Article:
GBM chasing big gold targets in Queensland
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Special Report: Drilling and geophysics carried out in 2020 have set the stage for GBM to pursue bigger targets at its Drummond Basin projects in Queensland.
Some key takeaways include identifying the similarity of the Koala prospect to the world-class Pajingo gold deposit, doubling the strike extent of the Glen Eva prospect to 550m and identifying target outlined by a large, open ended, low order chargeability and resistivity anomaly at the Glen Eva/ Eastern Silicious (GEES) epithermal trend over 6km.
GBM Resources (ASX:GBZ) managing director Peter Rohner said the preliminary drilling and geophysics programs were combined with data mining of historical exploration information to highlight a series of compelling exploration targets.
“Coupled with the successful acquisition of the Yandan project, GBM has grown its Drummond Basin resource base to 852,000oz of gold and adding new advanced exploration prospects at IIlamahta and North East Ridge to the mix,” he added.
“This will make 2021 an aggressive year for exploration at our Flagship Drummond Basin projects.”
The company is well funded for exploration with $8.5m in cash at hand as of 31 December 2020 and liquid assets of Novo Resources shares valued at ~ $4 m at 29th Jan 2021.
GEES is a +6km long gold trend defined by a series of structures evident in detailed aeromagnetic data and an alignment of gold prospects such as the Glen Eva deposit at the northwestern end and the Eastern Silicious prospect at the southeast end.
Exploration to date has identified a large, open-ended chargeability and coincident low order resistivity anomaly at a permissive structural intersection in the centre of the GEES trend (also coincident with Au/As soil anomaly) .
This is one of the key targets for exploration in 2021.
Meanwhile, late 2020 drilling at Glen Eva intersected multiple zones of anomalous gold-silver-telluride mineralisation with low base metals.
Notable results are 8.9m grading 1.66 grams per tonne (g/t) gold and 18.6g/t silver from a depth of 281.1m and 2.7m at 3.62g/t gold and 30.9g/t silver from 145.1m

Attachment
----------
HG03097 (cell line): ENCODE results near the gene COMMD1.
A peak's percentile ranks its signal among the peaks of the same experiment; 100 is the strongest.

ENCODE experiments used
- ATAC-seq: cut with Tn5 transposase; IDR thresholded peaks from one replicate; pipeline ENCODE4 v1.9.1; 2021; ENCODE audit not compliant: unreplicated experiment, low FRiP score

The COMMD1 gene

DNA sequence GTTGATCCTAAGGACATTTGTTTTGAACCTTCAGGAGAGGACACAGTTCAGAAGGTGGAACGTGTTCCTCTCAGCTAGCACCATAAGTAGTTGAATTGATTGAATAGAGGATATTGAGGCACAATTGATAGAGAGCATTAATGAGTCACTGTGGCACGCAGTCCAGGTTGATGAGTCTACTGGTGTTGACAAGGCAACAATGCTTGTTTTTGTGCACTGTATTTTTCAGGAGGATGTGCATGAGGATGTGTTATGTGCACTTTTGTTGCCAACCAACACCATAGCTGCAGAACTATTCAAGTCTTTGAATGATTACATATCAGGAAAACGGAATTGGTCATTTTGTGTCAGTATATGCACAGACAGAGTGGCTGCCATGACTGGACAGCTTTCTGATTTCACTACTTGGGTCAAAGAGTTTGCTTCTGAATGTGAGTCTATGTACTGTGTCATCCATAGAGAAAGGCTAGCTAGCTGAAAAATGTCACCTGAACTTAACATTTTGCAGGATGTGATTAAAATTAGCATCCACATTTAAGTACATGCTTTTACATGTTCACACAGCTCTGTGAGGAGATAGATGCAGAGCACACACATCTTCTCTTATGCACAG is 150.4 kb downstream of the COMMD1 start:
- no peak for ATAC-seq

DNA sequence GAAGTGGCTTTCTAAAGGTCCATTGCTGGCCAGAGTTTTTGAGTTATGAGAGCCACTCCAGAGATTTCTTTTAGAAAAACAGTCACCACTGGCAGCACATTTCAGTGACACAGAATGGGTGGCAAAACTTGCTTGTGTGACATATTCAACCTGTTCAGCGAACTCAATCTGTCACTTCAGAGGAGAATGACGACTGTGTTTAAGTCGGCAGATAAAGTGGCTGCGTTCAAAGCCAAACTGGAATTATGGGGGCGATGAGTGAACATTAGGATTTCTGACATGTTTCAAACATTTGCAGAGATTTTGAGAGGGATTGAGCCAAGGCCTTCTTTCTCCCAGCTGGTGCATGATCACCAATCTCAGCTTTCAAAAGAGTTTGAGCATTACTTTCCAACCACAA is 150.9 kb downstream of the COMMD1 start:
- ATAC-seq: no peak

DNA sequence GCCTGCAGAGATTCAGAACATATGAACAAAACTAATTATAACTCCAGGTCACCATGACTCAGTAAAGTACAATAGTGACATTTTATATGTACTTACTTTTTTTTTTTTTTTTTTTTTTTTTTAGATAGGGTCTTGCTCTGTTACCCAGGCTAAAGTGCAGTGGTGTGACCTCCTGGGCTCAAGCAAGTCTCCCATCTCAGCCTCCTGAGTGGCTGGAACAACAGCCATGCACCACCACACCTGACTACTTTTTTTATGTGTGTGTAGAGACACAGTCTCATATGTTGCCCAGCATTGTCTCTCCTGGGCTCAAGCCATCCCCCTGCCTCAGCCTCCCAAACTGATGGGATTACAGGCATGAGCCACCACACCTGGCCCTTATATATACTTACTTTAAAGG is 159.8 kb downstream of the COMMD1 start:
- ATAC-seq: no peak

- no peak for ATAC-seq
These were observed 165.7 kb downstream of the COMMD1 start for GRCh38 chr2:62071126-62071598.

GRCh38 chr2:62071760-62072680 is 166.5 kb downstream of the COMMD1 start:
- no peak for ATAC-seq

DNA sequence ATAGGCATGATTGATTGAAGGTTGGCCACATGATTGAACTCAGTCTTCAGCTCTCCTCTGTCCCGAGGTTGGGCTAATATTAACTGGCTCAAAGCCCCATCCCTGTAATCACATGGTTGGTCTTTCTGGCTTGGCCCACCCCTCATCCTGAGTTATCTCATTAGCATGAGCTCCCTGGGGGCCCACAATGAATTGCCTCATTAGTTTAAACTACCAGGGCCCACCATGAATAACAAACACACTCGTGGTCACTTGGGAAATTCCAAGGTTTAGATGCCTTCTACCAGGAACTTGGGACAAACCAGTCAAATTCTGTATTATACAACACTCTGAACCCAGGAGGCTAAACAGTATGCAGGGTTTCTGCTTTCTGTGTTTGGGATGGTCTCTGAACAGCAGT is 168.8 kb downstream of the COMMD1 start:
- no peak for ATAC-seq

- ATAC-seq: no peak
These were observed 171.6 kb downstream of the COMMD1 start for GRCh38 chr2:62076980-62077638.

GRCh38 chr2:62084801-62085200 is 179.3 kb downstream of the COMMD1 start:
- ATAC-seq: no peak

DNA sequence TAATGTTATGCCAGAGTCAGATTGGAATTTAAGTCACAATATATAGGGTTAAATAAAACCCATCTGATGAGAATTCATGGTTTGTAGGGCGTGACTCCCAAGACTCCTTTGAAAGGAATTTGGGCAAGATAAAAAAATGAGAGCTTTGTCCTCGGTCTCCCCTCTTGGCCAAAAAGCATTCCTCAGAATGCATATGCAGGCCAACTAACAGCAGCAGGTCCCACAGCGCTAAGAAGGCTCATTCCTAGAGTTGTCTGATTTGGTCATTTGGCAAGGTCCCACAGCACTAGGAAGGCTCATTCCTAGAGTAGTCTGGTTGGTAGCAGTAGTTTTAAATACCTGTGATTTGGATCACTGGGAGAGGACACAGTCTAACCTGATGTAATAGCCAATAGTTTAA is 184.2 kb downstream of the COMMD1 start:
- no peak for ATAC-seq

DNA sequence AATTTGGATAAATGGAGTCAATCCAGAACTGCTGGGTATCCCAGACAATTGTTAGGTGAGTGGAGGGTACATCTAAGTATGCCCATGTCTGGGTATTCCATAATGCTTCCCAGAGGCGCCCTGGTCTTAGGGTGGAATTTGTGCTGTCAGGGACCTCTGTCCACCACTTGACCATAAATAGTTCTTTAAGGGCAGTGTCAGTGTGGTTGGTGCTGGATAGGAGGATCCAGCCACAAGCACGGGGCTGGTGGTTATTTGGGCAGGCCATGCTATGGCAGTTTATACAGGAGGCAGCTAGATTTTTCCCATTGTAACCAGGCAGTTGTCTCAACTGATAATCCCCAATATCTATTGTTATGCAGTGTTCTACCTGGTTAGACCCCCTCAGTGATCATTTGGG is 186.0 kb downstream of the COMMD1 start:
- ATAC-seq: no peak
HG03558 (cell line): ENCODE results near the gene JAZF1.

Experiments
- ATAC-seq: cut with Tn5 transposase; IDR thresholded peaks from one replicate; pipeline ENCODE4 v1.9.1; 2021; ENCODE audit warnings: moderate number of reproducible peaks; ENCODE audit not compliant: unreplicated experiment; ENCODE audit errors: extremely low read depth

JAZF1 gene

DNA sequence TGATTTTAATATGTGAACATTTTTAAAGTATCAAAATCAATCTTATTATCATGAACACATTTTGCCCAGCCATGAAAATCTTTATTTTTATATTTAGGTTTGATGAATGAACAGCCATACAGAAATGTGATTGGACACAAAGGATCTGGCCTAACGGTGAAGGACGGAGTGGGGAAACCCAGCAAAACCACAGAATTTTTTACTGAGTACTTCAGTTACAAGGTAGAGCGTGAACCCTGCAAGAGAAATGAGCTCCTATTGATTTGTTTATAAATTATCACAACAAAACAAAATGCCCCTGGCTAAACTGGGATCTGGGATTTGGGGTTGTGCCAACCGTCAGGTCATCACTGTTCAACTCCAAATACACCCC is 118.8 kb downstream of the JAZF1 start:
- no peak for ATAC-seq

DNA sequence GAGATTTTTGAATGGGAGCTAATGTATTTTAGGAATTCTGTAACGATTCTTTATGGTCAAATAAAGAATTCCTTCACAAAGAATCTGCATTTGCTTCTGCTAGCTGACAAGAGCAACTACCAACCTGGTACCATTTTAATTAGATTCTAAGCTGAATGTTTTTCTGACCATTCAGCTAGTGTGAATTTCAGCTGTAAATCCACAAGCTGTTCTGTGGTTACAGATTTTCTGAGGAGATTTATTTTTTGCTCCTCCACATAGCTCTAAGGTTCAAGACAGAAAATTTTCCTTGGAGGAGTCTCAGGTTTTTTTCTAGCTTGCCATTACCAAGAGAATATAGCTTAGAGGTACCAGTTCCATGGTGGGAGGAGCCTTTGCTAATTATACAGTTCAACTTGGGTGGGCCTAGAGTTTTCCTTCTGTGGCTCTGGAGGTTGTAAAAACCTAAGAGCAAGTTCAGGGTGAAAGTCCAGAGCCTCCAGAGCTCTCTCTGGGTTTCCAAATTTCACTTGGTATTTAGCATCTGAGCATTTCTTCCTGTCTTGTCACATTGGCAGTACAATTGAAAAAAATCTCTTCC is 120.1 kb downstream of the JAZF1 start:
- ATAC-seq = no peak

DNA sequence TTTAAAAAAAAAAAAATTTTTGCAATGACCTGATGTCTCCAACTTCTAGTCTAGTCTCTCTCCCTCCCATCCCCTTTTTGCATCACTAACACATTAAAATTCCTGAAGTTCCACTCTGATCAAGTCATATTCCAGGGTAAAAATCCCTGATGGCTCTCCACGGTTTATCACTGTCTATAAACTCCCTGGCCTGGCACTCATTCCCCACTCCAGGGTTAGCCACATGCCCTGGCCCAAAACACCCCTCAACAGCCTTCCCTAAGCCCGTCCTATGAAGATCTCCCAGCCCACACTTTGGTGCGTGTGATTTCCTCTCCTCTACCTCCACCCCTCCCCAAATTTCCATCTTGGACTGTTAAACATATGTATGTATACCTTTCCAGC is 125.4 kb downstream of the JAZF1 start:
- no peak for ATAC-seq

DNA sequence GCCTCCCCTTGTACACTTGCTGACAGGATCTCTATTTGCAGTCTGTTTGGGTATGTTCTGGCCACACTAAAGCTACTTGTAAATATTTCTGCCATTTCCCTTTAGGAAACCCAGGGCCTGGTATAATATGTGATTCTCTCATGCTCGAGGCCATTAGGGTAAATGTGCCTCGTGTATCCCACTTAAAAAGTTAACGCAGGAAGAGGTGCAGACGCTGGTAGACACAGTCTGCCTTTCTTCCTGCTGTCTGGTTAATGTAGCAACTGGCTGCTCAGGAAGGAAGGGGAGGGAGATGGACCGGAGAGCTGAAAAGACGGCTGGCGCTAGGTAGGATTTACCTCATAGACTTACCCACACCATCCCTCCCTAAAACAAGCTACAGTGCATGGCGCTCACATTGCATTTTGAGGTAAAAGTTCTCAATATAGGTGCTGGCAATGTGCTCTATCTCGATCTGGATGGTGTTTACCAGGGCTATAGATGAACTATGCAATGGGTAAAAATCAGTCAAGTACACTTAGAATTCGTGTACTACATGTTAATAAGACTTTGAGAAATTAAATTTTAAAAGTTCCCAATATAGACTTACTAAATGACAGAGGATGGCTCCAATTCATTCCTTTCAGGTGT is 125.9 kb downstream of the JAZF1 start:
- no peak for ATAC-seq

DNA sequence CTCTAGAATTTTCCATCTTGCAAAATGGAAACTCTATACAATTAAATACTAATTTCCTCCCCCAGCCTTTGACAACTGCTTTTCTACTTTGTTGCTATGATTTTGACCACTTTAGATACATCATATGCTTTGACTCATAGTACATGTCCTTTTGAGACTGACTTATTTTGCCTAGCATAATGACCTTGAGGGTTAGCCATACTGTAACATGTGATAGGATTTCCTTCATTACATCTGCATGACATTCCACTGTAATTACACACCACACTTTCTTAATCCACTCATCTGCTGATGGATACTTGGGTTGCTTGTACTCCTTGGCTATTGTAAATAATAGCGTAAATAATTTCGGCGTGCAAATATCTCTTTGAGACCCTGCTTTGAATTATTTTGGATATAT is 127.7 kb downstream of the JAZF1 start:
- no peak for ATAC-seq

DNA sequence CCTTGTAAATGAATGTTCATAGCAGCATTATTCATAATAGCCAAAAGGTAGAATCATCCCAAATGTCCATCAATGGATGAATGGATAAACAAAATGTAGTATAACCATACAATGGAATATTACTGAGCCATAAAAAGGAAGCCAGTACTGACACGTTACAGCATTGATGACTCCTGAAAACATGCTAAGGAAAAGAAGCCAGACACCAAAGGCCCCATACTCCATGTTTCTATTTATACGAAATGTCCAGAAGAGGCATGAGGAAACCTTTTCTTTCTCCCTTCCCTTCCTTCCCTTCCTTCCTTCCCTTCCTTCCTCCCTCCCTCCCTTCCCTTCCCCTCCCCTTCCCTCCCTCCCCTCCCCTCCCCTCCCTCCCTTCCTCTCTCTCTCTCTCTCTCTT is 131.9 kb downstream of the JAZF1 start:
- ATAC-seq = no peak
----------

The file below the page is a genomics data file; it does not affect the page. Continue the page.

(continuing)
Just as importantly, the first intersection also served to double the known strike extent of the Glen Eva vein zone to a total of 550m while confirming that the structure is strongly dilated, hosting large veins with pulses of higher grade gold and silver mineralisation to the southeast.
These provide a strong vector for GBM to carry out further drilling to the southeast along the Glen Eva vein zone targeting shoots of high-grade gold – silver mineralisation.
Interpretations of the Eastern Silicious prospect outlined a series of sub-horizontal strata-bound mineralised bodies with the top of the mineralisation generally within 50-60m of the surface.
This is similar to mineralisation seen at the company’s Eugenia project and the historical Yandan open pit, which indicates that the top of the epithermal gold zone has been preserved at the Eastern Silicious prospect.
Little or no systematic exploration has been carried out at the prospect since 2005 and GBM considers it to be a priority prospect for further exploration and will begin systematic mapping and sampling of the large alteration system in the current quarter.
Over at the Koala prospect, drilling carried out in 2020 on three targets returned results such as 2.9m at 1.9g/t gold and 20.3g/t silver as well as 2.3m at 1.36g/t gold and 0.9g/t silver.
A further two priority targets remain to be tested.
The assays are interpreted to confirm an overall northerly plunge to the “floor” of the gold mineralisation at Koala.
This suggests that gold mineralisation may continue to greater depths toward the north.
GBM notes that the world-class Pajingo gold deposit in the northern Drummond basin shows a similar plunge to the floor of gold mineralisation.
The company says this supports the drill testing of priority targets outlined at the northern end of the Koala vein trend in future drill campaigns. Drilling of these holes was hampered by wet weather late in 2020.
Recent surface reconnaissance along the northern strike extension of the Koala system has shown that the area to the immediate north of the Koala pit contains outcrops of andesite host rock and that overlying rhyolitic volcanic rocks at the northern end of the pit are crosscut by the Koala fault zone.
Previous exploration and drilling along the northern strike extension of the Koala vein is limited, leaving open the potential for discovery concealed shoots of epithermal gold – silver mineralisation in this area.
GBM is consolidating historical exploration data from the area into its database and will begin systematic mapping and surface mapping in the current quarter.
This article was developed in collaboration with GBM Resources, a Stockhead advertiser at the time of publishing.
This article does not constitute financial product advice. You should consider obtaining independent advice before making any financial decisions.